Ordinary citizens are challenging legislation passed by the Dáil last week. The legislation transfers a database of 60,000 records from Ireland’s notorious mother and baby homes to Tusla.
The data was gathered by a commission of investigation into the homes. Under the 2004 Commissions of Investigation Act any of the commission’s records must be sealed for 30 years. The sealing of the records has caused despair and outrage throughout the country. Victims of the mother and baby home system are especially insulted and questions are being raised about who is being protected by the sealing of the records.
A protest took place outside Áras an Uachtaráin at the weekend as President Michael D Higgins prepared to sign the legislation. It’s reported that death threats were issued against the President. An Garda Síochána is investigating. The President’s role is mostly ceremonial. However, the President can, if he fears a Bill may be unconstitutional, refer it on.
If the President had feared that the Bill might be unconstitutional, he would have been obliged to convene the Council of State and seek its opinion. If the Council of State agrees that a Bill may be unconstitutional, the President can then refer the Bill for judgement by the Supreme Court. This is where the problem would arise. If the Supreme Court decides that legislation is constitutional, that legislation cannot be challenged further in court. In a statement issued by Áras an Uachtaráin, the President explained that his decision to sign the legislation leaves it open to any citizen to challenge the Bill.
Opposition TDs and mother and baby home survivors say that the legislation should have been delayed for further discussion. Ruth Coppinger, formerly a Socialist Party TD, was one of the organisers of the protest in the Phoenix Park. Ms Coppinger said that she welcomed the President’s comments but that the campaign to stop the sealing of the records would continue until the matter was resolved.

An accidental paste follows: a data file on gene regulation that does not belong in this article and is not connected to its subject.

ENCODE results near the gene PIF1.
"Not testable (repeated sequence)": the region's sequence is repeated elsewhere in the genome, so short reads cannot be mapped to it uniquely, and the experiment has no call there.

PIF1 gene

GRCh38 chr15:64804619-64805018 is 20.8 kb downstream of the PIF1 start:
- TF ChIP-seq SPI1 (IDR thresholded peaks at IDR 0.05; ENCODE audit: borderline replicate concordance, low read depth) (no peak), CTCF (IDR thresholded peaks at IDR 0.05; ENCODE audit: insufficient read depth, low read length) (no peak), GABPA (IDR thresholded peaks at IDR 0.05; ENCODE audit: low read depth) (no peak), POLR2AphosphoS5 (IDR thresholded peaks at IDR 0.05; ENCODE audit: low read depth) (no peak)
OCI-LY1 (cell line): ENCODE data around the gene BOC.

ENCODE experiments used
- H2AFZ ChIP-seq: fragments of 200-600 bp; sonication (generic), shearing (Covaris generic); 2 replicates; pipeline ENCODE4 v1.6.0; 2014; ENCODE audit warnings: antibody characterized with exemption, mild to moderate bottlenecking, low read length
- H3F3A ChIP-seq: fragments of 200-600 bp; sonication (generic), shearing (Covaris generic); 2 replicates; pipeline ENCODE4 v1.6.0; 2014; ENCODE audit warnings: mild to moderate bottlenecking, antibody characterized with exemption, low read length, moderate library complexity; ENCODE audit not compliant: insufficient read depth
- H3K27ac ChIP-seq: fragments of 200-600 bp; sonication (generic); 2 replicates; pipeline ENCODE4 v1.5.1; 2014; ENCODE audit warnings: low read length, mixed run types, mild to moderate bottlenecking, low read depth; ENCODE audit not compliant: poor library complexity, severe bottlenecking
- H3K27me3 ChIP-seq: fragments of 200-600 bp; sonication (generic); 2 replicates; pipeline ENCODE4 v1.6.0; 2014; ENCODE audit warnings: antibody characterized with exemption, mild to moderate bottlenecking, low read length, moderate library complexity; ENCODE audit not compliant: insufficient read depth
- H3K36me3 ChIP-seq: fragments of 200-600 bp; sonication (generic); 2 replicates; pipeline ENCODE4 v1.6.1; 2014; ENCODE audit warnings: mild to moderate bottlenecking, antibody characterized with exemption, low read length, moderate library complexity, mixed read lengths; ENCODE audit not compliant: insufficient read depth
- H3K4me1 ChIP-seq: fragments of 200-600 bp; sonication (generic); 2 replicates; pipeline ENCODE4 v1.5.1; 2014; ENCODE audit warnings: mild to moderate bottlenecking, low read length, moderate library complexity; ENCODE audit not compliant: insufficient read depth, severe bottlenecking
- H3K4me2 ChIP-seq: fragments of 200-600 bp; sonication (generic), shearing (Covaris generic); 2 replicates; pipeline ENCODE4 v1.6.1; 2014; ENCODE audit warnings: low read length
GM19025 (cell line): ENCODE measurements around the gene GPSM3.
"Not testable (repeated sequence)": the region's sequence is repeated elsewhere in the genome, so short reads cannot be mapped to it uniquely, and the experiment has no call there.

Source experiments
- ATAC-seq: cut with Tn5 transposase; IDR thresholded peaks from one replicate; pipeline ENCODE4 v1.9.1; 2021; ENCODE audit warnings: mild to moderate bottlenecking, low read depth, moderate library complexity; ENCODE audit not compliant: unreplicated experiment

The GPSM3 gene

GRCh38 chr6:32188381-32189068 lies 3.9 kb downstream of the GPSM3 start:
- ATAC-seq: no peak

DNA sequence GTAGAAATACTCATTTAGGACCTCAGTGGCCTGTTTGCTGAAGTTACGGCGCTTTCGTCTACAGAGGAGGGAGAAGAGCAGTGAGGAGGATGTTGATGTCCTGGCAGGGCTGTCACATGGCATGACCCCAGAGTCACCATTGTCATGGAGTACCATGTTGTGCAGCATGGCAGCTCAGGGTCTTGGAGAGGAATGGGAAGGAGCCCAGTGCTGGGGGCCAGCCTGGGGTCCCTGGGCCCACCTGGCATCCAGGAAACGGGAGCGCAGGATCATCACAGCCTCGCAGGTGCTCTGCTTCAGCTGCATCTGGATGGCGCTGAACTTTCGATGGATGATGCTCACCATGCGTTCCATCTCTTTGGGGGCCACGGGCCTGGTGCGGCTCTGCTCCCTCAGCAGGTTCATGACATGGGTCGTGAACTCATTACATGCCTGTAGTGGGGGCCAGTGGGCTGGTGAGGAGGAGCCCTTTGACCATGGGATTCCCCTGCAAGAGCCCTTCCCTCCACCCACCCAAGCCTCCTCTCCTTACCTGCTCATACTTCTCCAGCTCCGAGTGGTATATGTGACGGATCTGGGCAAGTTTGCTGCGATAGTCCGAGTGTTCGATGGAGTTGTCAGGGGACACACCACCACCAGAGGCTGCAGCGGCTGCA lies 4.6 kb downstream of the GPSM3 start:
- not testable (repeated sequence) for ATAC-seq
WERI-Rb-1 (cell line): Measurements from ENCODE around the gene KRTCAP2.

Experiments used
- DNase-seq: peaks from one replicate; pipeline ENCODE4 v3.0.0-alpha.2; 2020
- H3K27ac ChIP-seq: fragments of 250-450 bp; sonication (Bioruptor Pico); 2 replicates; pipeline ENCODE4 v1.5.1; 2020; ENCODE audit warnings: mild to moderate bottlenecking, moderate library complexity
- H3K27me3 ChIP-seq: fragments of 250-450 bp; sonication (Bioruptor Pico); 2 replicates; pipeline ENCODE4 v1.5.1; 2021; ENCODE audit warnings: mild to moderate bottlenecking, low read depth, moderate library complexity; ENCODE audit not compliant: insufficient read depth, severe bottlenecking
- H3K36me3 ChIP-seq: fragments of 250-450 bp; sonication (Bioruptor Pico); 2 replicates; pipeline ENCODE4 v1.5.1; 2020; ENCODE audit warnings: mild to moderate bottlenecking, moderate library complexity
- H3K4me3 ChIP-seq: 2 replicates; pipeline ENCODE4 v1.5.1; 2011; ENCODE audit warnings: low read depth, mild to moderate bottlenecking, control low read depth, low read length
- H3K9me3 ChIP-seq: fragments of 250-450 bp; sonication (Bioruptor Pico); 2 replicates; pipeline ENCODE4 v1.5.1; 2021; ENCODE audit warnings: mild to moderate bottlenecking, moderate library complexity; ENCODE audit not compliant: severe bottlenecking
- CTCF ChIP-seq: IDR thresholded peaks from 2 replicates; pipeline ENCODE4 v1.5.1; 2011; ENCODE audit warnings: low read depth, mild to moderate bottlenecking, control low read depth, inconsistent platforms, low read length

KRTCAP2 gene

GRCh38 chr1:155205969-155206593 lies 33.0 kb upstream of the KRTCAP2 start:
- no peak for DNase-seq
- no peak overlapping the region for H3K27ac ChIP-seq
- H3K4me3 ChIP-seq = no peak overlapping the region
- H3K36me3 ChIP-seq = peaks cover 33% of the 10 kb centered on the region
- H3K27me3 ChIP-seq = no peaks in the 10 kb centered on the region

A petition started by Aitheantas an adoptees advocacy groups has garnered almost 200,000 signatures in a matter of days.
“For the first time the Irish people can see for themselves the callousness with which the Irish State has treated Women and Children & survivors who came through Mother and Baby Homes, Baby Homes, industrial schools who are denied access to their own testimony, files and records – this needs to stop,” the petition says.
Minister for Children Roderic O’Connor says that the legislation signed by the President does not seal the records for 30 years. It is the 2004 Act that does that. He said, “we need to fix this problem and I am absolutely committed” to doing this. Further, he said that denying people access to their own personal history and records was no longer “morally feasible”.
The petition to ‘Repeal the Seal’ can be viewed here. https://my.uplift.ie/petitions/repeal-the-seal-open-the-archive